We get together with my brother Rollie to play bluegrass music a couple of times and one evening we go to bluegrass concert in Quartzsite.
Another day we go to one of the tents that sells burgers, “eating out” Quartzsite-style.
usual activities of photography, editing, writing, and reading
continue for me, while Clifford works with his radio for hours and
plays dulcimer when he is not on the radio. It is a busy time for
Thursday January 16-Tuesday January 21: Clifford and I arrived at Roadrunner BLM 14-day dispersed camping area south of Quartzsite, Arizona, yesterday afternoon for Quartzfest, the week-long ham radio festival. We are set up in the same spot where we were two years ago at Christmas.
We have a nice spot in the shade of a good-size mesquite tree, which also provides privacy from campers on the other side of the wash. Hooray for trees. My brother Rollie comes several times to play music with us. We also go on an outing to play music with him and his friends over at La Posa South.
Thursday we run over to La Posa South, the long-term area just up the road where Rollie is camped. He is right where we were camped with him two years ago after we left Roadrunner, and we will be joining him in a couple of weeks. Kind of fun to see the fire ring that he and I built then, as well as the rock-lined paths that lead across a small wash to the fire ring.
next several days Clifford and I work on our various projects with
special attention given to setting up antennas for Quartzfest, which
starts on Sunday, which is also Clifford’s birthday. Sunday
evening, Rollie comes to have spaghetti dinner with us, bringing
honey and herbs from our cousin and a beautiful calendar that my
sister Nancy made using my photos. A very nice special evening for
all of us.
don’t take many photos these few days here, other than a longer
walk on Tuesday, appreciating the saguaros that live here, as well as
the denser vegetation along the washes. I am looking forward to
moving to La Posa South, which offers greater photo opportunities.
Wednesday January 15: First thing this morning, I go out to take photos of the mountains and the cacti surrounding our campsite here at Cactus Forest, northwest of Tucson, Arizona. Clifford and I really like Cactus Forest, but we need to head on to Quartzsite, Arizona, for Quartzfest, the ham radio week-long gathering.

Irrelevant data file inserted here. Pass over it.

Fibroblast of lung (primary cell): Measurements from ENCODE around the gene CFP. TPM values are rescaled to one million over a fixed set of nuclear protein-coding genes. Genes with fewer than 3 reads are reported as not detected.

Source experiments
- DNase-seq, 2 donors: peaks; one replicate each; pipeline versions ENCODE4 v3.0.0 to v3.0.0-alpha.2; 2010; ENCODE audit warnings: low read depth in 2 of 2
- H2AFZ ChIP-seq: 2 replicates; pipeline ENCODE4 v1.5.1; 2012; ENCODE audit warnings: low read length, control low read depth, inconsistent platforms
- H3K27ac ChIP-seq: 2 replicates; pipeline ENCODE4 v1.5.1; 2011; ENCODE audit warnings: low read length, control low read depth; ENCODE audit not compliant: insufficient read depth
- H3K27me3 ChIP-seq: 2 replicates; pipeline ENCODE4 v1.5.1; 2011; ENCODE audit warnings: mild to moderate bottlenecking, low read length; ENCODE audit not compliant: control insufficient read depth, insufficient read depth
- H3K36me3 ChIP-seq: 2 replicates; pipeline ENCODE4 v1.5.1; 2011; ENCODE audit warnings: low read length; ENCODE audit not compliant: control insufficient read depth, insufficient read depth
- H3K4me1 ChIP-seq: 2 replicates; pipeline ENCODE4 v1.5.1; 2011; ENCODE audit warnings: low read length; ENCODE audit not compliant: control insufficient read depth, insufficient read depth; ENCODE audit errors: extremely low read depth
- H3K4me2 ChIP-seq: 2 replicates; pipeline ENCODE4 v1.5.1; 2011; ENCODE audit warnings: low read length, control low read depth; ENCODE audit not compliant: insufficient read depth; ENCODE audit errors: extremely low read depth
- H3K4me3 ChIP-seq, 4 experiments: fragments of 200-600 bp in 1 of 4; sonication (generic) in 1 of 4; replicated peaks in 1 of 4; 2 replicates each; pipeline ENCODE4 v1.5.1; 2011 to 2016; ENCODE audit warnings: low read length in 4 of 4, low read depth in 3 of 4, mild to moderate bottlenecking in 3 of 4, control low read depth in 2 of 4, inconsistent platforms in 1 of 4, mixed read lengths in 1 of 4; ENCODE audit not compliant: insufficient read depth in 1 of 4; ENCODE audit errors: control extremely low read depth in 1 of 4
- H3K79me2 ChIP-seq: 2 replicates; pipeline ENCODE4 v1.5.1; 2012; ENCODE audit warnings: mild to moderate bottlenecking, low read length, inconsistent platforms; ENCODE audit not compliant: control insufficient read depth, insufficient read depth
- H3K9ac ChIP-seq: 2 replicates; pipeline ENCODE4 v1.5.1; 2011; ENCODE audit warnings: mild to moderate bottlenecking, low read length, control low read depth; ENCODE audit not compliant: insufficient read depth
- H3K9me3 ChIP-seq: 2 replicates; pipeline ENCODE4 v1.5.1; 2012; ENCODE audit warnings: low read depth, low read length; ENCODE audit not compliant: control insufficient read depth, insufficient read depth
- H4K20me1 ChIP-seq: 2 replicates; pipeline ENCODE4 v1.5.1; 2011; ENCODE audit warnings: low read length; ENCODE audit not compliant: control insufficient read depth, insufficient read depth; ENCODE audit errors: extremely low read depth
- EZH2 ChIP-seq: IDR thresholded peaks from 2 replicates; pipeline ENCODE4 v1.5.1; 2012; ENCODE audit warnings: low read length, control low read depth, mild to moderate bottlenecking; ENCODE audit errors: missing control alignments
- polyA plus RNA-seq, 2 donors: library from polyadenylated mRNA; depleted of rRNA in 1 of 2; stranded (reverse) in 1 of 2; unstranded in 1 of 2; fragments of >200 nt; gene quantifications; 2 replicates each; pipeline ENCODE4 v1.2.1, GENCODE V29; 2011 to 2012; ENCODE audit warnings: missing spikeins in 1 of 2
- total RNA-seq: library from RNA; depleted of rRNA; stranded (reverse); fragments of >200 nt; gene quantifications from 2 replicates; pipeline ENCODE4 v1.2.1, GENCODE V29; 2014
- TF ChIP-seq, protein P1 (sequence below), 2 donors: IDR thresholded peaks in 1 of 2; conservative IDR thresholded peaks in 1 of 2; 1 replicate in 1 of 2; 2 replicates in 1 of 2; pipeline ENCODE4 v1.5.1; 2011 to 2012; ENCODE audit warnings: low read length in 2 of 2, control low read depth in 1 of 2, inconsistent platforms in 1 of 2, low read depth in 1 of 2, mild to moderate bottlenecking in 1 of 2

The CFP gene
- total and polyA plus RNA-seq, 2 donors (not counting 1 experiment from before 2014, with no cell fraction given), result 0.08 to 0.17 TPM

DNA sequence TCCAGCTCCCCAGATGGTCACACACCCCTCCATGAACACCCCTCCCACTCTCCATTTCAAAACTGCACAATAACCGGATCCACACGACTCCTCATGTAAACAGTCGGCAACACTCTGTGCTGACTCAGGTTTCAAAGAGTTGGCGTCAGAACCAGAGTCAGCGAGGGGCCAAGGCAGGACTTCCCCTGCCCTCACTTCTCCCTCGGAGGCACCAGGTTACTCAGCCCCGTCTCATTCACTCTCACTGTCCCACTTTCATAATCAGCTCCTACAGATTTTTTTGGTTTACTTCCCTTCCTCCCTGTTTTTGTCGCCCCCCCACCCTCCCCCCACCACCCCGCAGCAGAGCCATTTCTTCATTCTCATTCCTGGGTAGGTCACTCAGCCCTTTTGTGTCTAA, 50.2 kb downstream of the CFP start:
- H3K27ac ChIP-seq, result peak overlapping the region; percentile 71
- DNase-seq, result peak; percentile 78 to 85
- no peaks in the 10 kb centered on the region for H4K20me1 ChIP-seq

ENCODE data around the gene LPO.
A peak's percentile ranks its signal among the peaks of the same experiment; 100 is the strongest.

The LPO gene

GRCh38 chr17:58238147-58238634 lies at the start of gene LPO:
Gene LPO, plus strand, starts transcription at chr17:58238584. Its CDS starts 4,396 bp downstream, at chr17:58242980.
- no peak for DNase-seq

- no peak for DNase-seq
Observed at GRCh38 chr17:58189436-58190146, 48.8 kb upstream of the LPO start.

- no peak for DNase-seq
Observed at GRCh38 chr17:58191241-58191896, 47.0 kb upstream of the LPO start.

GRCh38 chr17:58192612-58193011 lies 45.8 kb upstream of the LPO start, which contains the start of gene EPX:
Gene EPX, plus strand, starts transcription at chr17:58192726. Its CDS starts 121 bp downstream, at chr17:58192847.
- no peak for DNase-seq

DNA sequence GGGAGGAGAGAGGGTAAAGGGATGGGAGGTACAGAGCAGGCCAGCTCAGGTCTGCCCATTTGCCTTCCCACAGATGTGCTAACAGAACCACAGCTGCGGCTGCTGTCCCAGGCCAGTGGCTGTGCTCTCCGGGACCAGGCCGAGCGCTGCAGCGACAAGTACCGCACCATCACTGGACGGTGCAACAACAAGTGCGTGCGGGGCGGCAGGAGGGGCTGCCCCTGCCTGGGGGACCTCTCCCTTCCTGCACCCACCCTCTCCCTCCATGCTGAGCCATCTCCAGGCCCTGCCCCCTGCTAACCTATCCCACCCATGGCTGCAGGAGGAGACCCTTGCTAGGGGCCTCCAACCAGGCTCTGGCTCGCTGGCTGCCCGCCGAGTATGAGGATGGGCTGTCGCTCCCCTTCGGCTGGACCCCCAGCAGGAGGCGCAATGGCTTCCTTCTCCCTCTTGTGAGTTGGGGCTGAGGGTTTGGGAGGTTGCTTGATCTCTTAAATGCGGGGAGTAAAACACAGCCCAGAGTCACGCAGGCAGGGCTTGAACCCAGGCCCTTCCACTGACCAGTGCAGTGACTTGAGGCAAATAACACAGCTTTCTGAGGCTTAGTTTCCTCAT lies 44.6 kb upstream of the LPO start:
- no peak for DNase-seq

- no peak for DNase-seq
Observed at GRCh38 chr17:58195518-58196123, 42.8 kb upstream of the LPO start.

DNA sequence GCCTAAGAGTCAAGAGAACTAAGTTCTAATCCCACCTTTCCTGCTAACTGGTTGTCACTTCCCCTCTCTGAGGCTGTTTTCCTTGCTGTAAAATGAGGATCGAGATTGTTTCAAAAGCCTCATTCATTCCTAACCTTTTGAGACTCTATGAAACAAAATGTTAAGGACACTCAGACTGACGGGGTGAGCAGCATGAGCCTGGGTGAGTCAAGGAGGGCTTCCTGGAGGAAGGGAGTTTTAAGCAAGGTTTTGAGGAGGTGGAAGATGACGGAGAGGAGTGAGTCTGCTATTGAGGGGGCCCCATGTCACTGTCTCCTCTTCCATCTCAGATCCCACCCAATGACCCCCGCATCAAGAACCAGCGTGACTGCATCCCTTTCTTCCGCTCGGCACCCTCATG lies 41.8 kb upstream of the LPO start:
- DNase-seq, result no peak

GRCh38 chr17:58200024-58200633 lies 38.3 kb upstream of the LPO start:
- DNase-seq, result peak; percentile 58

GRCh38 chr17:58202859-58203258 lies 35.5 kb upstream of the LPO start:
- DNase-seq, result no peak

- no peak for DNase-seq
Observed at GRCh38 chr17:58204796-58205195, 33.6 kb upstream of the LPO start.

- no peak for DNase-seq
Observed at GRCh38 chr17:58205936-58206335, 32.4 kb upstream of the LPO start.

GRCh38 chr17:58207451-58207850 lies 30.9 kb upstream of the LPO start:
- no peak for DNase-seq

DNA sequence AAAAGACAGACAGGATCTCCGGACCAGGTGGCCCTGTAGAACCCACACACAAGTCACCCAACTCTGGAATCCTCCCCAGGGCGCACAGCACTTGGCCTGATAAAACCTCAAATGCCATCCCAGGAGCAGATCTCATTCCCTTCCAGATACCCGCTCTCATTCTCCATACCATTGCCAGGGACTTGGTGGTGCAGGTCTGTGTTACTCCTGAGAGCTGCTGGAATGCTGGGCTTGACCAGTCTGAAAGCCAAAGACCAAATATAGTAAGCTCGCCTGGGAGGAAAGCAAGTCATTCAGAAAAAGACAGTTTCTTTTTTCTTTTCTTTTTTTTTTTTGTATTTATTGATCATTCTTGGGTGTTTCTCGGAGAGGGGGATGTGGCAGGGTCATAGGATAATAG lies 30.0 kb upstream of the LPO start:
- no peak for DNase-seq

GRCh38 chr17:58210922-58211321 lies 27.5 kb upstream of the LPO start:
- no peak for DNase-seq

We travel northwest on I-10 to the junction with I-8, then west through the Sonoran Desert National Monument. We reminisce about our camping trip here four years ago, the first trip with our 30-year-old Terry travel trailer. That was an adventure, which I won’t go into here.
At Gila Bend we stop for gas, which is fun because of the pet dinosaurs and fun stuff to buy, and then continue north on highway 85 until we rejoin I-10 west of Phoenix. We had thought we might stop for the night at Buckeye Recreation Area along highway 85, but travel conditions have been favorable today and we are making good time, so travel all the way to Quartzsite.
At Quartzsite, we turn south on highway 95 and make our way to Roadrunner, the BLM camping area south of Quartzsite where Quartzfest is held. Driving into this dispersed desert camping area, we are pleased to find that the campsite we had at Christmas two years ago is available. We were here then with my cousin and his wife, and my brother Rollie. We are very happy to be here in this spot now as we set up and prepare for Quartzfest.
Monday January 13: One reason Clifford and I decided to camp at Cactus Forest, northwest of Tucson, is that, besides liking this unique dispersed camping area,
….it is near enough to Tucson to have our “big city” day. The most fun stops are Bookman’s and Trader Joe’s, but other necessary errands and shopping fill the day.
Driving out of Tucson at rush hour is NOT fun, but dinner at the Cracker Barrel in Marana on our way back to camp is enjoyable. Returning to camp long after dark, we unload groceries and soon head to bed.
Tuesday January 14: I am up in time for photos at sunrise, always a good start to my day.
It is great to have a day just to hang out here, especially having the time as well as pleasant enough temperatures for Clifford to play dulcimer outside while I play cello. I’ve also had fun playing around with the Snapseed app on my phone.
Daughter Becka calls and explains the recent “cow game” photo she sent, which was the result of an older couple hitting a black cow as they were driving down the mountain and nearly hitting Becka and her friend, who were driving the other way. Becka and her friend called 911 and helped the older couple until police arrived. Thankfully, everyone was okay.
Later, I walk down the road for photos at sunset, enjoying the ambiance of this desert forest.
After dinner, I do a blog and then write in the journal before heading to bed, a good way to close the day.